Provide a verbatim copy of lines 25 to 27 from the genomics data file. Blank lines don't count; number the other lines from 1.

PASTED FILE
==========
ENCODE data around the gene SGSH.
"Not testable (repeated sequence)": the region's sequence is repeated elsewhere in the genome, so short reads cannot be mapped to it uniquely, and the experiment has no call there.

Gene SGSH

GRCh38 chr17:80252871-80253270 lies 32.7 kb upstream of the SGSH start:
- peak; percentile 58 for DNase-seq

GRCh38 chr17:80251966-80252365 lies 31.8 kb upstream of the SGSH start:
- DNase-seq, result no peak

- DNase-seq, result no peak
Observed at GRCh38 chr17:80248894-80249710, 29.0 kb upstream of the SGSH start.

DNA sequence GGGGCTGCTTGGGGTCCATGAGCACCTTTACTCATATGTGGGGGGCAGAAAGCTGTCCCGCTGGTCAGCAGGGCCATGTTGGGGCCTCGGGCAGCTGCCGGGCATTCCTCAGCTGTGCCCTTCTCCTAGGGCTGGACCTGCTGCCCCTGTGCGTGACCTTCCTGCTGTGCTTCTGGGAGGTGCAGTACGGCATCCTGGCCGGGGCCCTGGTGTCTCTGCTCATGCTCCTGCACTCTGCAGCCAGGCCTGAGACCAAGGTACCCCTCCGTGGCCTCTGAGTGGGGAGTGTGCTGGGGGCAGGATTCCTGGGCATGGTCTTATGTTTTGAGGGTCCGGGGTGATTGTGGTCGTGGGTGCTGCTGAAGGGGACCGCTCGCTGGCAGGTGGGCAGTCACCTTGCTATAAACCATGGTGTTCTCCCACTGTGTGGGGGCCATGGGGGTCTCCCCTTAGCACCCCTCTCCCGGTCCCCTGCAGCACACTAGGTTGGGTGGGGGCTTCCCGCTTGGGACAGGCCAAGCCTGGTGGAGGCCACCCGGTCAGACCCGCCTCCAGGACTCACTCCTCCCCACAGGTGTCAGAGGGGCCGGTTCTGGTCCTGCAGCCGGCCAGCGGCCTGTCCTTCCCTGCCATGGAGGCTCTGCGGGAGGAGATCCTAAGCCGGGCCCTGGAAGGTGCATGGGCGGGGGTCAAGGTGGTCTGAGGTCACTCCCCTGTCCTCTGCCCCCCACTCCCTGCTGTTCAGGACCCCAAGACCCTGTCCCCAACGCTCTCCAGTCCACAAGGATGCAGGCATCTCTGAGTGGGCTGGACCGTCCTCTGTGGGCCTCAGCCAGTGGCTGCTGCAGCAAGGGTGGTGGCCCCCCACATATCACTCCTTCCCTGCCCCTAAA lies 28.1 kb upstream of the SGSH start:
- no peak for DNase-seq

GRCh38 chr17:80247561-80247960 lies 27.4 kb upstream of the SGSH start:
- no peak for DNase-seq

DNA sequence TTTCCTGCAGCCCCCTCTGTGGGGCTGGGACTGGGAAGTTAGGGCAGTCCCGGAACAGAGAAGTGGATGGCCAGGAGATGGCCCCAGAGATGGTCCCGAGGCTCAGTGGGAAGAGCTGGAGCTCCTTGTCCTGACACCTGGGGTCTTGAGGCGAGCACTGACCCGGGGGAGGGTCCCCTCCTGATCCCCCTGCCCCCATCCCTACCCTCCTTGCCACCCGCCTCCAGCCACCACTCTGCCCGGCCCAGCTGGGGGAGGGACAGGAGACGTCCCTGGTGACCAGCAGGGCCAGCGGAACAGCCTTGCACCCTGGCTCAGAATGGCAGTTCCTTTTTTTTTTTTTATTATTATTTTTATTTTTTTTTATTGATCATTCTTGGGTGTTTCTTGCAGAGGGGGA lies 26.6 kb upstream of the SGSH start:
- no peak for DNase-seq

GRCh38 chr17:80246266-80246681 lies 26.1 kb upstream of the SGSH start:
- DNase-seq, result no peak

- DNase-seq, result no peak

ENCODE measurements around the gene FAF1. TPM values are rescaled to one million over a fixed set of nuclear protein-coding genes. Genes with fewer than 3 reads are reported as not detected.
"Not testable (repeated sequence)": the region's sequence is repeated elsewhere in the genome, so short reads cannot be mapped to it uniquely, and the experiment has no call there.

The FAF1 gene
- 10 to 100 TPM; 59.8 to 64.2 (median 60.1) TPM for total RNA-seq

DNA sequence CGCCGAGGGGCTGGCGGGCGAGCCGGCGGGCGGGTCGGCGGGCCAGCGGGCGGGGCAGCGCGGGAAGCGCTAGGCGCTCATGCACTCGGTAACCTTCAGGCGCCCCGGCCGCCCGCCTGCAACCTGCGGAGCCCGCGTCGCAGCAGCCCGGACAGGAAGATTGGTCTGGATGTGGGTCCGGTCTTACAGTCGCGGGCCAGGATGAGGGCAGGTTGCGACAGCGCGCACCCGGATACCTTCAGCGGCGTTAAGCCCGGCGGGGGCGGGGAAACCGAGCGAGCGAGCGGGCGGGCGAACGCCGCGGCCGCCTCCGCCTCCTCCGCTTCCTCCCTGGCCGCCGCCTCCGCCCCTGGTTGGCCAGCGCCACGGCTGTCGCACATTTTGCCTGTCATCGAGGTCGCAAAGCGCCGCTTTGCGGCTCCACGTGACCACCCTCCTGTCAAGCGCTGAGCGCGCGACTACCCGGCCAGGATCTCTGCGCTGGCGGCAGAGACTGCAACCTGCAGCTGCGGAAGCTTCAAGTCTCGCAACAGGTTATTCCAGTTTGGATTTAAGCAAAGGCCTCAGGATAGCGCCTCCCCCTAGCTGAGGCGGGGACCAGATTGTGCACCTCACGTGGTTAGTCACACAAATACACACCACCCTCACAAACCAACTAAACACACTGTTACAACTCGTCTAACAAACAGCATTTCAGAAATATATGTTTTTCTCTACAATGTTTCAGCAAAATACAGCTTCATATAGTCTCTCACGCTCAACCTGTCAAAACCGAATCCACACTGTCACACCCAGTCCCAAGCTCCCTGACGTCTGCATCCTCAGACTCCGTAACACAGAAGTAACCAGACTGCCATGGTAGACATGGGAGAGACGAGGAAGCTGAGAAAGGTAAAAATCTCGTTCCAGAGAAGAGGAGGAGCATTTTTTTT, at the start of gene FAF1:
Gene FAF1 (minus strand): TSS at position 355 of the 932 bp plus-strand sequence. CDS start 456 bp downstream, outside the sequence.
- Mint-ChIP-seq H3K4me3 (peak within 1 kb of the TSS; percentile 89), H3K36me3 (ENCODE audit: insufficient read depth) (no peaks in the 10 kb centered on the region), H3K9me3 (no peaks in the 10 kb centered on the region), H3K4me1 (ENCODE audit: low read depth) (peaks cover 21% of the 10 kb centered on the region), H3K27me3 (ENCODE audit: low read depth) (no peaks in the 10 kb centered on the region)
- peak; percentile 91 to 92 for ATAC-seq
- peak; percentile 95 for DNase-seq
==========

- Mint-ChIP-seq H3K4me3 (peak within 1 kb of the TSS; percentile 89), H3K36me3 (ENCODE audit: insufficient read depth) (no peaks in the 10 kb centered on the region), H3K9me3 (no peaks in the 10 kb centered on the region), H3K4me1 (ENCODE audit: low read depth) (peaks cover 21% of the 10 kb centered on the region), H3K27me3 (ENCODE audit: low read depth) (no peaks in the 10 kb centered on the region)
- peak; percentile 91 to 92 for ATAC-seq
- peak; percentile 95 for DNase-seq